Pleasing Success and Dismal Failure (and the Return of Crying)

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Today was a day of communication success and really, really frustrating communication failure. It was also a nice reminder that frustration tears are actually just a permanent condition of existing here, if you are me.

First, the success. Today at lunch, I ate around the bowl with my family. I managed to get yelled at minimally, and I understood the lunch conversation (mostly). Given that it was in Wolof, this was very exciting.

Granted, this was only possible because the conversation (a discussion about perfumed rice produced in factories) contained a lot of nouns. Nouns and adjectives are my savior, because most of them (particularly when referring to post-industrial things) are just the French word. It was possibly the most boring lunch conversation in the world, but it was the first meal conversation I’ve followed along with in the last 3 1/2 months, so I was pleased. Tiny victories!

Now, onto the failure and the tears. Today, after locking myself in my room for two hours to nap/do homework/attempt to recover from my third cold since moving here, I moved out into the living room to chat with my host dad. He, realizing that I talk pretty much only to him because his first language is French, sent me in to go socialize with the rest of my host family. Harsh, but well-intentioned and effective.

This conversation was also in Wolof, but I was able to follow along with it (mostly) because it dealt with people I know–primarily my host nieces who left a few weeks ago. A lot of it was describing silly things that the middle niece does, and since I was there for most of them I could figure out what was happening. (Did you know that people pretty much always mime along when they’re talking about children? True fact!)

This lasted right up until I tried to actually contribute to the conversation like a fully-functioning adult. I said (in French):

When we started to learn the imperative in my Wolof class, my professor asked if anyone already knew it. I said you add an “l,” which is true. He asked how I knew, and I said that it’s because everyone is always shouting at [my middle niece] “toggal!” [sit!]

Completely boring anecdote, but again, it’s the first time I’ve been able to contribute to a conversation in months. My moment of triumph was brought to a screeching halt when my middle-aged host sister said, “I didn’t understand anything you said.”

So I repeated it to her brother, with whom I had a 20-minute discussion last night. He didn’t understand.

It took a very slow third repeat for anyone to get my (not that exciting) anecdote. By that time, no one laughed, of course. My one window to demonstrate any sort of family engagement in three-and-a-half months, and it fell flat on its face. Not only was it frustrating on a failed-joke level–it was so, so hard to have people not understand my French after operating mostly in French since January.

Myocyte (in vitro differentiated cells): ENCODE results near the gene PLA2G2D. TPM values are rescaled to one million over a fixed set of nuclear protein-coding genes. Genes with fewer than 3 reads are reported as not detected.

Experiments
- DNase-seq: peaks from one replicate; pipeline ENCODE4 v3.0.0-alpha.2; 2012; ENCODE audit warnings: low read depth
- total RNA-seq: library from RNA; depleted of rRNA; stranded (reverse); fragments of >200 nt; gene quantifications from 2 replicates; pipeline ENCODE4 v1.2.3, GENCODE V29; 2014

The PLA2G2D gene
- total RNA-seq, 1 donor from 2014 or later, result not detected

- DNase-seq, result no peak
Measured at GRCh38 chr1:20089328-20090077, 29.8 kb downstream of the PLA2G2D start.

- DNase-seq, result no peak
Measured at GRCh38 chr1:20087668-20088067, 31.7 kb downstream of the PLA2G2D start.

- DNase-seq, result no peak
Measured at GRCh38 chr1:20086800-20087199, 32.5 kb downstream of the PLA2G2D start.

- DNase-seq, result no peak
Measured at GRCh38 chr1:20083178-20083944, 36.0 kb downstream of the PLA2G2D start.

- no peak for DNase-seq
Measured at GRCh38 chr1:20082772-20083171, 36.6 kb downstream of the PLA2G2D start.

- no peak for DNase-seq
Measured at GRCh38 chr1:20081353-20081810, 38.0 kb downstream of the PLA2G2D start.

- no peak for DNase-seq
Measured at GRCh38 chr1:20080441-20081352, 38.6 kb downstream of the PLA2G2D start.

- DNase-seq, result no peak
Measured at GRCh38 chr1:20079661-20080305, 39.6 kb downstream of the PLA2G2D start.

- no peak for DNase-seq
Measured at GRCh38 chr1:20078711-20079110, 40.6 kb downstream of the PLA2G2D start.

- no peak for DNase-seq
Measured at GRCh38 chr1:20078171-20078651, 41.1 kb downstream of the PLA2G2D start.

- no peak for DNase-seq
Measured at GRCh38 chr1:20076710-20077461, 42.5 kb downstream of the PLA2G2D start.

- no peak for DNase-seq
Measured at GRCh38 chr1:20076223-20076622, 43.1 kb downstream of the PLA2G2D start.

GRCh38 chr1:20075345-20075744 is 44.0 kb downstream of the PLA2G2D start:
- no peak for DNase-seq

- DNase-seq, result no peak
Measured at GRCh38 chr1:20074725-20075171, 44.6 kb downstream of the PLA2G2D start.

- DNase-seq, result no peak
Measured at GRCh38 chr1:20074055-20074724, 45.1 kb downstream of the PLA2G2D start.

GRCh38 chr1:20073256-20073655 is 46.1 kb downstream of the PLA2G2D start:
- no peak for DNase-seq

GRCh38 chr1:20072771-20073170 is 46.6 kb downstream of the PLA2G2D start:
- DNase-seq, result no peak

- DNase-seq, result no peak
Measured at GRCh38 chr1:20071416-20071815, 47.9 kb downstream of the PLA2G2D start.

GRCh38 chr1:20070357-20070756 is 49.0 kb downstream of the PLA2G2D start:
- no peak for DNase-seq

I am proud of my French. It is one of the very few things that I’m good at that I actually had to study for (and have been doing since I was 12), and after a few months of doing pretty well it completely failed. Much like being called out for an ugly outfit that you tried with (rather than being ignored because you didn’t try), putting effort out and getting shot down sucks. It’s incredibly embarrassing, and all the more so because my immediate reaction to frustration/embarrassment is to tear up.* I am not good at hiding these sorts of things.

A few minutes after that, some family members who I do not know came in to say hi. I beat a hasty retreat, in part because I knew the conversation was going to continue in Wolof an be about people I don’t know and in part so I could go nurse my embarrassment. (Which, of course, I do by writing about my failures in a public internet forum. As you do.)

My host dad noticed me leaving and asked what happened. I said “nothing,” like the surly teenager I am and he let it drop. I’m fairly certain he’s noticed that I hide in my room if there’s new people visiting or if there’s more than a few people in any one room.

I feel like a failure as a host student, and again, that’s frustrating. By now, I should know how to arrange my body in the living room when there are guests, but I really, really don’t. I know I’m not the only one in the program to feel this, which is reassuring, but it doesn’t change the fact that I feel like I should have figured it out by now. Figuring out where on the floor to sit rather than awkwardly hiding is a corner is not a skill that should take me three months to learn, and yet that appears to be what has happened.

Two more weeks. I want to go home to a place where I don’t have hide half of my personality and all of my sense of humor due to linguistic issues/appropriateness, and right at this moment I feel (as I have, on-and-off, since I got here) like I screwed up study abroad in a way that I do not normally screw things up. And that kind of sucks.

* This is either the result of doing well in school with basically no difficulty or the drive for it. I’m still not sure which. We’re working on it.

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2 thoughts on “Pleasing Success and Dismal Failure (and the Return of Crying)

  1. I feel like screwing up in study abroad is part of the experience. I know it’s uncomfortable and it sucks, but I think when you feel uncomfortable, you’re learning a lot about a culture very different from your own. I went to France, and I often wish I went somewhere a lot more exotic and discomfiting.

    • A lot of the folks in the program seem to have come to the conclusion that this experience is probably really valuable, if not always pleasant. I think study abroad is really weird in that it’s really easy to feel like you’re failing, no matter what your experience is.

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